About Razi AhmedRazi Ahmed studied politics and economics at the University of Chicago, and now works in Lahore. He writes frequently in Dawn
Articles by Razi Ahmed
Pakistan's cites are under assault. A series of bomb-attacks on spectacular or otherwise high-profile targets in Islamabad (the Marriott Hotel, in September 2008) and Lahore (the Sri Lankan cricket team and a police academy, in March 2009) has now been followed by the destruction of the Pearl Continental Hotel in Peshawar on 9 June. The campaign, part of the country's rooted political and security crises, can also be understood in symbolic terms.
Razi Ahmed studied politics and economics at the University of Chicago, and now works in Lahore. He writes frequently in Dawn Lahore's Queen's Road is a place of dense urban agglomeration. It starts from the city's bustling electronics wholesale market, passes a Salvation Army school, the pre-partition Ganga Ram hospital, the British visa office, a concentration of media and law offices, a popular cinema, relics of Hindu architecture, and the Red Cross office, before rounding off at Charing Cross, a site of popular protests and rallies opposite the Punjab Legislative Hall.
Here too lies the intended target of the gun-and-suicide attack of 27 May 2009 - the office of Pakistan's flagship intelligence agency, Inter Services Intelligence (ISI). The agency's building is adjacent to a police-station and the police's emergency-response centre, which were ultimately the locations hit. The incident left twenty-six people dead and over 250 wounded, debris, charred buildings, damaged hospitals, and many mangled cars, rickshaws, and electric poles.
The perpetrators of this and similar strikes deep into the urban maze of Lahore's city-centre are a nexus of al-Qaida, Pakistani Taliban, and local Punjabi militants who have adopted a "punishment" strategy designed - in an echo of powerful states's air-campaigns - to "(harm) enemy civilians in order to lower their morale and motivate them to force their governments to end the war." The militants' targets in this urban campaign of terror include key units of state and society, law-enforcement agencies, mosques, hotels, and individual political figures.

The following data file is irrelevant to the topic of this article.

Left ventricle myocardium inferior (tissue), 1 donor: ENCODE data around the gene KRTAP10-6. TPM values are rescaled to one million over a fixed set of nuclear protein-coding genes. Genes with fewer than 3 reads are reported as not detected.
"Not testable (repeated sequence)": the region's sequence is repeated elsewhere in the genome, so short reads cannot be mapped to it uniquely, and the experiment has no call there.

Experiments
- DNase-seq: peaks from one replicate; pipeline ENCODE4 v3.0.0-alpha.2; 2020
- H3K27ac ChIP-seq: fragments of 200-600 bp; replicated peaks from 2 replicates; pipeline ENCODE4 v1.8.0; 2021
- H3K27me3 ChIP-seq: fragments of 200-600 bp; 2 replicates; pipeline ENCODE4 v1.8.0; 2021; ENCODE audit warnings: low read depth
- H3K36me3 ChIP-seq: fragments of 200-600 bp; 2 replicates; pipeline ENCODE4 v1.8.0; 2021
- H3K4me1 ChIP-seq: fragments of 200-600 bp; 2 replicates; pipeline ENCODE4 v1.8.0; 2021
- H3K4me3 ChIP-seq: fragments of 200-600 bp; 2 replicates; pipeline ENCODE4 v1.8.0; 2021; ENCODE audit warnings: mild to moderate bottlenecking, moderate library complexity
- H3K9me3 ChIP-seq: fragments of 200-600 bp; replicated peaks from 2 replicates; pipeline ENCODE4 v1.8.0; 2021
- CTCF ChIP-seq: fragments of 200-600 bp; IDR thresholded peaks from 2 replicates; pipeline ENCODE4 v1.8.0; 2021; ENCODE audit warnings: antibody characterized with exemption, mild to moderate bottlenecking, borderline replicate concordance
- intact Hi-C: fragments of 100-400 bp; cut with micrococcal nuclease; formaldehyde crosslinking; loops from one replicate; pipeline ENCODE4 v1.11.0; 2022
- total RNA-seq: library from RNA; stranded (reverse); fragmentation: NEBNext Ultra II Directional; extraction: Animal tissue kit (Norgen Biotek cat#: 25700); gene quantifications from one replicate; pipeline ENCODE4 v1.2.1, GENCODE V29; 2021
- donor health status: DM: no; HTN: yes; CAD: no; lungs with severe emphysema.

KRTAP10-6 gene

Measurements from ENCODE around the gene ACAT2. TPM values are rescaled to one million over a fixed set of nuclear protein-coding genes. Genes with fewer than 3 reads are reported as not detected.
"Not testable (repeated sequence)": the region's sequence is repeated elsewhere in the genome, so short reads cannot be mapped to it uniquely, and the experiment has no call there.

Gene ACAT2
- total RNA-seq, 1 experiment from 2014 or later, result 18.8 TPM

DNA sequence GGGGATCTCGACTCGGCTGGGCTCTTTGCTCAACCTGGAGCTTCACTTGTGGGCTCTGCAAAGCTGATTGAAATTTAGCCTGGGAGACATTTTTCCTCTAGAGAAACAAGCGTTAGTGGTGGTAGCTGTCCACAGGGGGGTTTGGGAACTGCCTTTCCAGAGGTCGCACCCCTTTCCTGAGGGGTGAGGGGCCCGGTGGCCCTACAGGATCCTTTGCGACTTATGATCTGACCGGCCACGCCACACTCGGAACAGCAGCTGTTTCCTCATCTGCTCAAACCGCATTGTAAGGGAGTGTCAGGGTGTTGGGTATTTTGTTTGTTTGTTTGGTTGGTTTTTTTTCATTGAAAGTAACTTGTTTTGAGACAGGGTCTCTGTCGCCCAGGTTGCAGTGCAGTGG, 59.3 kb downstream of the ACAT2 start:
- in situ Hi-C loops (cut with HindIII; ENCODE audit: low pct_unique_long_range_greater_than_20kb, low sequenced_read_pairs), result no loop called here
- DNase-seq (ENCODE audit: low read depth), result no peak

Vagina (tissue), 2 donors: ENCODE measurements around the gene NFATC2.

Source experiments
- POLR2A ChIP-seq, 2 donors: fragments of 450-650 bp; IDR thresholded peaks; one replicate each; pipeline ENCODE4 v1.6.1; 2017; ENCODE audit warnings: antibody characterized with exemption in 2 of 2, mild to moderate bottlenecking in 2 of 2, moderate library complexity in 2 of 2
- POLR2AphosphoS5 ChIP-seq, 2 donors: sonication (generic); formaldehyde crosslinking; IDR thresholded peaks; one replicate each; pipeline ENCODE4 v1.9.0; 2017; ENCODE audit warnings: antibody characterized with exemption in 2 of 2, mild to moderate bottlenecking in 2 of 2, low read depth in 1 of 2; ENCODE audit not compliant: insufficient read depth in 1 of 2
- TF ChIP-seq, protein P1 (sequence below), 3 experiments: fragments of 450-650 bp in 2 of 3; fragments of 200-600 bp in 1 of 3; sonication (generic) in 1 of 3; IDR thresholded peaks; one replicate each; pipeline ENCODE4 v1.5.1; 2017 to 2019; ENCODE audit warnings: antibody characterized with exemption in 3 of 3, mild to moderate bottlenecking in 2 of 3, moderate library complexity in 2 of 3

The arc of influence of these militants extends from the core Taliban badlands of North and South Waziristan to Lahore and Quetta; it is increasingly exerted through the group's proxies, such as the Punjab-based Lashkar-i-Taiba. The urban heartlands of Lahore, Islamabad, and Peshawar have become "trophy-targets" of militants seeking to punish the Pakistani state for its newfound resolve against terror. These cities represent the heart of national commerce and culture, as well as the key nodes of law-enforcement. This makes them all the more tempting to the militants.
The brutal assault on the Frontier region's sole deluxe hotel in Peshawar's busy Sadder district, executed in the same gun-and-suicide bombing pattern as Lahore's, inflicted a death-toll of eighteen, including United Nations officials, plus sixty injured. It too is part of this emerging pattern of multi-pronged attacks on state and society, in the service of pitiless urban punishment. The strategy is self-evidently "successful" in achieving its short-term objective of spreading chaos, but insofar as it is hardening the resolve of both state and citizens to protect their interests and livelihoods, it is ultimately self-defeating.